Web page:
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Given the following code,

class A
{
public:
  A() : str(0) {}
private:
  string str;
};

Based on this http://www.cplusplus.com/reference/string/string/string/

string ( );
string ( const string& str );
string ( const string& str, size_t pos, size_t n = npos );
string ( const char * s, size_t n );
string ( const char * s );
string ( size_t n, char c );
template<class InputIterator> string (InputIterator begin, InputIterator end);

I don't see which constructor of string is called when we use the 'str(0)'.

Question> Can someone tell me which string constructor is used for 'str(0)'?

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2 Answers 2

up vote 7 down vote accepted

This one:

string ( const char * s );

It's converted to a null pointer. (And also gives you undefined behavior, since s cannot be a null pointer.)

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2  
gcc is nice enough to throw std::logic_error for this. –  Cubbi Mar 29 '11 at 2:31
    
@Cubbi: Yea, and I think MSVC gives a assert in debug builds. Strange requirement, though; I would have made a null pointer be equivalent to default construction. –  GManNickG Mar 29 '11 at 2:32
    
@GMan: The trouble with that it would work on some implementations and fail on others. So I could build and test on Windows and it works. Then when I port to my mobile device which has a more conformant compiler it crashes unexpectedly with less opportunity to debug. I prefer the logical_error approach. –  Loki Astari Mar 29 '11 at 2:38
    
@Martin: Sorry, could you specify what you mean by "that"? –  GManNickG Mar 29 '11 at 2:41
    
@Gman - Guess he means making it a default constructor as an extension. The rationale for undefined behaviour is of course that those who never construct from a null pointer should not have to pay for an extra test. If you suspect that you might have a null pointer, you can test for that string s = p ? string(p) : string();. –  Bo Persson Mar 29 '11 at 6:41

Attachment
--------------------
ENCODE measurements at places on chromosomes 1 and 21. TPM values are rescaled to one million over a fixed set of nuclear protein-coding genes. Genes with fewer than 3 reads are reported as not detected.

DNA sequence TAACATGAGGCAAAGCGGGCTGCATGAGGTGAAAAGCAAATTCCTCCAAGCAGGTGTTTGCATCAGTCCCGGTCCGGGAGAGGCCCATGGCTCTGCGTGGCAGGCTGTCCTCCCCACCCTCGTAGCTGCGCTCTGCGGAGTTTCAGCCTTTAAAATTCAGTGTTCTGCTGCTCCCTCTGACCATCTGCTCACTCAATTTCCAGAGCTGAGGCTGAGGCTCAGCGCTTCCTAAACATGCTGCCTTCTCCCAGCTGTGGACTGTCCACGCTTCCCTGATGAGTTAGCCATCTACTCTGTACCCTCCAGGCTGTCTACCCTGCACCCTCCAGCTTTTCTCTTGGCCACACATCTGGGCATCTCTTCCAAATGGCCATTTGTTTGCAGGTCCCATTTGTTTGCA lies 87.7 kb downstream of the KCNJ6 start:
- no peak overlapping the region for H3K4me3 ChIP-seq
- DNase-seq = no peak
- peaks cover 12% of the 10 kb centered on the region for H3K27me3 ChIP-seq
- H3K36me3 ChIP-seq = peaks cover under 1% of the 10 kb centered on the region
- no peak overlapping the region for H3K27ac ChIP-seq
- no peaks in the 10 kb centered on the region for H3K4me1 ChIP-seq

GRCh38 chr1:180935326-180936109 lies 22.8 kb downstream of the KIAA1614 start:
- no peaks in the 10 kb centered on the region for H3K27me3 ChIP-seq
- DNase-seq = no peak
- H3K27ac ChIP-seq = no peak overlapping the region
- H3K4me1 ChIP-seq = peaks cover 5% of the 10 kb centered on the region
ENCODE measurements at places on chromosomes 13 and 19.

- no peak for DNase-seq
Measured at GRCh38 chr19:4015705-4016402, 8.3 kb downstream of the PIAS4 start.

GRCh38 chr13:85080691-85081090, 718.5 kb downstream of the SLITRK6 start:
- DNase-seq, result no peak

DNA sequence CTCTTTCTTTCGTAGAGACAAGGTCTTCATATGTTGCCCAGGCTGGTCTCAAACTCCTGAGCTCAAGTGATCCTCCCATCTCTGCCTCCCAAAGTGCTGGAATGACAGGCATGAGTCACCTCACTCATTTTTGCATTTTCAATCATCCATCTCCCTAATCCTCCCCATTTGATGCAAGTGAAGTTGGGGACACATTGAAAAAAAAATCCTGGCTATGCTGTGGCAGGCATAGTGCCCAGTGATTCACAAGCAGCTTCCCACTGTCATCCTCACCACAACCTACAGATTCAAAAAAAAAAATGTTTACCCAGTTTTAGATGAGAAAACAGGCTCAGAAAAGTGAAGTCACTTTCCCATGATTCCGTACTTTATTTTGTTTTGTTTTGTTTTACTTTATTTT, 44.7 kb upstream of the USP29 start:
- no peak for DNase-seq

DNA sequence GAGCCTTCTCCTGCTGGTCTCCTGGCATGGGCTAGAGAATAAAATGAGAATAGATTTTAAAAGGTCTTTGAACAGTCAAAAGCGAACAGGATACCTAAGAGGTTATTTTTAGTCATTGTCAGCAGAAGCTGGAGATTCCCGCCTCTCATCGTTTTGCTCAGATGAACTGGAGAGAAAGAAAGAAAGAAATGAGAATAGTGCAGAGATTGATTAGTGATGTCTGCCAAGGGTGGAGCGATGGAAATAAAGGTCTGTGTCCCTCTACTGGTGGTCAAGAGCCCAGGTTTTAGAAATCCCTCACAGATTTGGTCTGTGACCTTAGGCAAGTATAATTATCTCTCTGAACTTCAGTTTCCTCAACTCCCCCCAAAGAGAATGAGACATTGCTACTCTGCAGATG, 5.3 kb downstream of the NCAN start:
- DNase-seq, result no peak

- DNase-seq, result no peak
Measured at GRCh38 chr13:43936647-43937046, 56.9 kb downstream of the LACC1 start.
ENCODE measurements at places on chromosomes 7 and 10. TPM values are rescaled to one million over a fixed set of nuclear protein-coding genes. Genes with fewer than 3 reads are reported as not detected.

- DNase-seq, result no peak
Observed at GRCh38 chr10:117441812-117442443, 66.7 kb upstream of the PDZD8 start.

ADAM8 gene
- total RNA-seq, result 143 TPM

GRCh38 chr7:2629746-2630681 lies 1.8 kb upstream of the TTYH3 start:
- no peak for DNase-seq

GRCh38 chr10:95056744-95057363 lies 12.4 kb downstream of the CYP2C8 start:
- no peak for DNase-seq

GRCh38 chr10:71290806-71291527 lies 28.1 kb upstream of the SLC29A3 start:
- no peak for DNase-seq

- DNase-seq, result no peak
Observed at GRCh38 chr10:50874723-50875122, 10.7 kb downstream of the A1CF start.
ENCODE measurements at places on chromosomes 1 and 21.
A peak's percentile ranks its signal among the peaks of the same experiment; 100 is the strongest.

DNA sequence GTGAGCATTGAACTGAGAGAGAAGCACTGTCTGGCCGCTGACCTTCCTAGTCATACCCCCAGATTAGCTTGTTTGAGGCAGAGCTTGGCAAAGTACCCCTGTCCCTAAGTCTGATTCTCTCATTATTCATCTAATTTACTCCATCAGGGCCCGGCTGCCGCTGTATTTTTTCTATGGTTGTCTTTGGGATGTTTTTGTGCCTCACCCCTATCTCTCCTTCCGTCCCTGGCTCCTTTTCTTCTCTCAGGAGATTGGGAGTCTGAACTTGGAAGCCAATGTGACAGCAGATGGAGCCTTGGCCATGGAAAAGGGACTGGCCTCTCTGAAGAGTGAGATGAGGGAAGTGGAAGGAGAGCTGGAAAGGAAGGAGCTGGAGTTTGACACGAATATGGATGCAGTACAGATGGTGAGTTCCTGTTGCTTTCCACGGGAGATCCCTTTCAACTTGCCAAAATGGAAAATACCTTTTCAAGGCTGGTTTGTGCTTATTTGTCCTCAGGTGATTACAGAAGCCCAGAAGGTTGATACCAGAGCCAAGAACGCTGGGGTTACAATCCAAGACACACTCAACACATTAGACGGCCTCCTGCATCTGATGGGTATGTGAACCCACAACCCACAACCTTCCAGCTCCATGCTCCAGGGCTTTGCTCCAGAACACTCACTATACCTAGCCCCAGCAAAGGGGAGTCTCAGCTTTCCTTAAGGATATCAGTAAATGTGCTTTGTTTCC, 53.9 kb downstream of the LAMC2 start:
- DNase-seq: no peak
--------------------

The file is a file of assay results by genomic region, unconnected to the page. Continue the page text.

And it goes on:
It's using

string ( const char * s );

You're passing in a single argument and the argument isn't a const string reference so it has to be this version. The zero gets converted to a NULL pointer.

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To explain this a little bit, the compiler is looking for a constructor that can be called with the arguments given. This means there must be one argument, optionally with more that have default arguments. There are two one-argument constructors. const int cannot be converted to const std::string, but it can be converted to const char *, which the constructor will then interpret as a zero-length character array (equivalent, but not equal to, NULL or nullptr). –  Snowman Mar 29 '11 at 2:30
    
I was wrong on one point: ISO/IEC 14882:2003 21.3.1 states that character pointers given to the constructors will not be null, but does not say what will happen. Therefor, it is undefined behavior. –  Snowman Mar 29 '11 at 2:40
    
@John, in fact, it does convert 0 to NULL and I have confirmed this through debugging the code with VS2010. –  q0987 Mar 29 '11 at 2:49
    
@q0987: Correct, it will convert to NULL, but the standard says that the constructor does not accept NULL. So the code inside the constructor will have undefined behavior. That was what I was trying to say. –  Snowman Mar 29 '11 at 3:19

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